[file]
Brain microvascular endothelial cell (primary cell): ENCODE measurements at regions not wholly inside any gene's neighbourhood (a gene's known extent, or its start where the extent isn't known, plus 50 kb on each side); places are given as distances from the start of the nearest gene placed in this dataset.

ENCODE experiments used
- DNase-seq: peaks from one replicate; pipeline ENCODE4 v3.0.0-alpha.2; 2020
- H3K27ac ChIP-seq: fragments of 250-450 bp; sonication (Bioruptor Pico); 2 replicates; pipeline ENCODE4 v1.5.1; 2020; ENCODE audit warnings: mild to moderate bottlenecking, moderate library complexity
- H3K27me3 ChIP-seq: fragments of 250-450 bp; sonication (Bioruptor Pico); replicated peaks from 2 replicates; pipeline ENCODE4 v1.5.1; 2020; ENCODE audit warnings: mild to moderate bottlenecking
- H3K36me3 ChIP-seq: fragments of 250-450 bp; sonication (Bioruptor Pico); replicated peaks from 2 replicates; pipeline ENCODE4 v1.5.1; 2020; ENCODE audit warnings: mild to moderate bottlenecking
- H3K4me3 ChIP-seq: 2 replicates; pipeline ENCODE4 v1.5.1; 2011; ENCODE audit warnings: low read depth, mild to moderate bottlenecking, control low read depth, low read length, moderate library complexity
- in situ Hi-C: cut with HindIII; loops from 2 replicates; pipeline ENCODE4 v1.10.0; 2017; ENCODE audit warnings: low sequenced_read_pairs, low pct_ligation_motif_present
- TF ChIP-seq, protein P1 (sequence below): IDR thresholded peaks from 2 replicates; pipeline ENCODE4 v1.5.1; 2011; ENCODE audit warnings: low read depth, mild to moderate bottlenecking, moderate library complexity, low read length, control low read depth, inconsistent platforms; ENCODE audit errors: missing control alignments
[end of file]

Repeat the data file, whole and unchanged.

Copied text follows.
Brain microvascular endothelial cell (primary cell): ENCODE measurements at regions not wholly inside any gene's neighbourhood (a gene's known extent, or its start where the extent isn't known, plus 50 kb on each side); places are given as distances from the start of the nearest gene placed in this dataset.

ENCODE experiments used
- DNase-seq: peaks from one replicate; pipeline ENCODE4 v3.0.0-alpha.2; 2020
- H3K27ac ChIP-seq: fragments of 250-450 bp; sonication (Bioruptor Pico); 2 replicates; pipeline ENCODE4 v1.5.1; 2020; ENCODE audit warnings: mild to moderate bottlenecking, moderate library complexity
- H3K27me3 ChIP-seq: fragments of 250-450 bp; sonication (Bioruptor Pico); replicated peaks from 2 replicates; pipeline ENCODE4 v1.5.1; 2020; ENCODE audit warnings: mild to moderate bottlenecking
- H3K36me3 ChIP-seq: fragments of 250-450 bp; sonication (Bioruptor Pico); replicated peaks from 2 replicates; pipeline ENCODE4 v1.5.1; 2020; ENCODE audit warnings: mild to moderate bottlenecking
- H3K4me3 ChIP-seq: 2 replicates; pipeline ENCODE4 v1.5.1; 2011; ENCODE audit warnings: low read depth, mild to moderate bottlenecking, control low read depth, low read length, moderate library complexity
- in situ Hi-C: cut with HindIII; loops from 2 replicates; pipeline ENCODE4 v1.10.0; 2017; ENCODE audit warnings: low sequenced_read_pairs, low pct_ligation_motif_present
- TF ChIP-seq, protein P1 (sequence below): IDR thresholded peaks from 2 replicates; pipeline ENCODE4 v1.5.1; 2011; ENCODE audit warnings: low read depth, mild to moderate bottlenecking, moderate library complexity, low read length, control low read depth, inconsistent platforms; ENCODE audit errors: missing control alignments